Originally published by the National Center for Community Policing - Michigan State University
By Carl Taylor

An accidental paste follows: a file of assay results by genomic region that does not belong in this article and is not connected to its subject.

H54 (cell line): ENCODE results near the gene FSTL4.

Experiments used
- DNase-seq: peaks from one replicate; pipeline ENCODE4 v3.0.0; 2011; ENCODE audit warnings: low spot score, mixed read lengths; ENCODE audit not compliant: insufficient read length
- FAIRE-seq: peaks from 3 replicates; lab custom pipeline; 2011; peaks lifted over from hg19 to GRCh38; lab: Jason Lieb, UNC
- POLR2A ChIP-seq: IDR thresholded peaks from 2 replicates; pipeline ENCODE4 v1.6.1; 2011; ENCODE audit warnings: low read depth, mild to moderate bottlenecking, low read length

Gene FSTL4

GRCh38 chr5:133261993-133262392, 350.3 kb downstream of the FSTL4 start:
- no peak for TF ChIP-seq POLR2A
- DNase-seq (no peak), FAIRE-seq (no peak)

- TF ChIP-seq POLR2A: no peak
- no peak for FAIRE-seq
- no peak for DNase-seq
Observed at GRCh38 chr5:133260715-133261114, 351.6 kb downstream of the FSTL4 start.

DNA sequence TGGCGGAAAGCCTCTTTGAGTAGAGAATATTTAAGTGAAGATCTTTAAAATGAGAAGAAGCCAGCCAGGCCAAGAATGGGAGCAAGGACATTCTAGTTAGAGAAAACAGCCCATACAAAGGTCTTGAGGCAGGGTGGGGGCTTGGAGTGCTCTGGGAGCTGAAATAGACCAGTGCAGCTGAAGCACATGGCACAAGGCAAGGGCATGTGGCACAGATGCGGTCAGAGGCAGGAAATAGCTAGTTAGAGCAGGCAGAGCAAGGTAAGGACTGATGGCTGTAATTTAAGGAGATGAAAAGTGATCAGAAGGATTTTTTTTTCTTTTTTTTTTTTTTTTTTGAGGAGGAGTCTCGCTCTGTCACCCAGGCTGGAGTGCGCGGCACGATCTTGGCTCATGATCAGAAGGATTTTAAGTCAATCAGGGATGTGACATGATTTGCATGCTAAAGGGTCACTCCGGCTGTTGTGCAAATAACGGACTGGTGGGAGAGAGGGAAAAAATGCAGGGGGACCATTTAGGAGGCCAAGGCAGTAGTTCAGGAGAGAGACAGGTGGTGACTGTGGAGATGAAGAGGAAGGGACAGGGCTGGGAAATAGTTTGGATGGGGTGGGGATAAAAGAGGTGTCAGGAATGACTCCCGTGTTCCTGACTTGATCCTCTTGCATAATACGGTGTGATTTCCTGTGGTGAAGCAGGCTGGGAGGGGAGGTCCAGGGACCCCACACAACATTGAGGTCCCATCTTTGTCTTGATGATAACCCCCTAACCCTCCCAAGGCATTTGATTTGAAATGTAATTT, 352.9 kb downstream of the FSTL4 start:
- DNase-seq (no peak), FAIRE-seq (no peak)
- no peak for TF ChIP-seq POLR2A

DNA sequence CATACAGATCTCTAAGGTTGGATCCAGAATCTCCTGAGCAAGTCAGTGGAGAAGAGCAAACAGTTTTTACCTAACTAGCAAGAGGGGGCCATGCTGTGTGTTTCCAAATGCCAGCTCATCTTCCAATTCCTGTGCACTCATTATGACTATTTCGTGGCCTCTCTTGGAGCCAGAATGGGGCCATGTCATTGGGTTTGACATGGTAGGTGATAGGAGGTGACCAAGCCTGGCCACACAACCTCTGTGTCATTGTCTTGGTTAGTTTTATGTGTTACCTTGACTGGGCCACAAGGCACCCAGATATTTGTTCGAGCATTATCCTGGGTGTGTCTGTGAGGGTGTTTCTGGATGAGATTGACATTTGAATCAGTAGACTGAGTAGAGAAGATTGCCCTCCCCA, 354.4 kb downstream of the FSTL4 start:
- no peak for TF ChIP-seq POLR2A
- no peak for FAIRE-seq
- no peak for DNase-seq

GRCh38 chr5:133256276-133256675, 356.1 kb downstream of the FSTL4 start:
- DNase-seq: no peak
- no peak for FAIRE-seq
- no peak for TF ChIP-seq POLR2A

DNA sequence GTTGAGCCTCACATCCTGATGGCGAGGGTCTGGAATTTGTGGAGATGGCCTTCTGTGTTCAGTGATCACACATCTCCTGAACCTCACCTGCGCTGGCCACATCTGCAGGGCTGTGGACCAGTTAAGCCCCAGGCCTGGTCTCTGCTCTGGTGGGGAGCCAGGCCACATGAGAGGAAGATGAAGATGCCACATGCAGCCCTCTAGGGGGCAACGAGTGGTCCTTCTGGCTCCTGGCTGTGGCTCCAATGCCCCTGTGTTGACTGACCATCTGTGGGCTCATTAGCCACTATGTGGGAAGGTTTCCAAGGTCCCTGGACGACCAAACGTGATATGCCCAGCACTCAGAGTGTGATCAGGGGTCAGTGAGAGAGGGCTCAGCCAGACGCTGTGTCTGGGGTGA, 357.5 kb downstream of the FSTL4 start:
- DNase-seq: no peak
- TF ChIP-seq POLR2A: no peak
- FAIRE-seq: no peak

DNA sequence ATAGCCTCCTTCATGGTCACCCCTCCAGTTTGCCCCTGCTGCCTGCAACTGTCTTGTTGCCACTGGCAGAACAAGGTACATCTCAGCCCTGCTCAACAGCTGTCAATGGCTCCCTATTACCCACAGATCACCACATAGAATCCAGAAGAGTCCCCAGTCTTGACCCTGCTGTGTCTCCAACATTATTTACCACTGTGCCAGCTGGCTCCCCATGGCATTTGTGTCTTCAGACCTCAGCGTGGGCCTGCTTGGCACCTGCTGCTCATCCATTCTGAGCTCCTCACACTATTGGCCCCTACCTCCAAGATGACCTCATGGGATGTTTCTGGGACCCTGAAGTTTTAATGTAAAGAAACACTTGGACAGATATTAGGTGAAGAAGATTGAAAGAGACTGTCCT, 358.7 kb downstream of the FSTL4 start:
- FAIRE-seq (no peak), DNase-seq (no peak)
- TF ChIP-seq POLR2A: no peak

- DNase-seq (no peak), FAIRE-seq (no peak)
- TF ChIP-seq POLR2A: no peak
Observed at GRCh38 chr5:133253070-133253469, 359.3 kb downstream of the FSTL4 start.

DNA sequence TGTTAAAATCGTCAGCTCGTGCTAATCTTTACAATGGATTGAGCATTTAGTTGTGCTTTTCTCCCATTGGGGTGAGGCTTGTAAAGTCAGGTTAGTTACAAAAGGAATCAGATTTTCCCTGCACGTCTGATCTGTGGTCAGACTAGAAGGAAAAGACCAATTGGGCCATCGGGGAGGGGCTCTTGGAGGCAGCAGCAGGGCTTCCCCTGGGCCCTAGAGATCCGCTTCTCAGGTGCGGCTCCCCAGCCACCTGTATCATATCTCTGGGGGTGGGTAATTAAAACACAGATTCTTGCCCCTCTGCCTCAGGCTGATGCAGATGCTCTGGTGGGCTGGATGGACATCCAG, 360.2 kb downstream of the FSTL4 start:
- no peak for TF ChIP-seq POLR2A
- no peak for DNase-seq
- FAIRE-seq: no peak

As noted, the relationship between minority groups and police in the United States has historically been strained. If we look at the past, we can see that there is no warm tradition of community cooperation between the African- American community and law enforcement. Some cities have a deep and bitter history of bias and prejudice interwoven in their past relationships. Racial polarization in our major cities has often cast the police as the oppressors, and some cities have an unfortunate tradition of hiring outsiders and few minorities, which has fueled further resentment toward the police. The feeling in many communities today is that the system pits law enforcement as an occupying army versus the neighborhood. If there is any good news in the current situation, it is that the history of this strain has found the 1990’s ripe for change, and community Policing is a pivotal opportunity to bring the two sides together.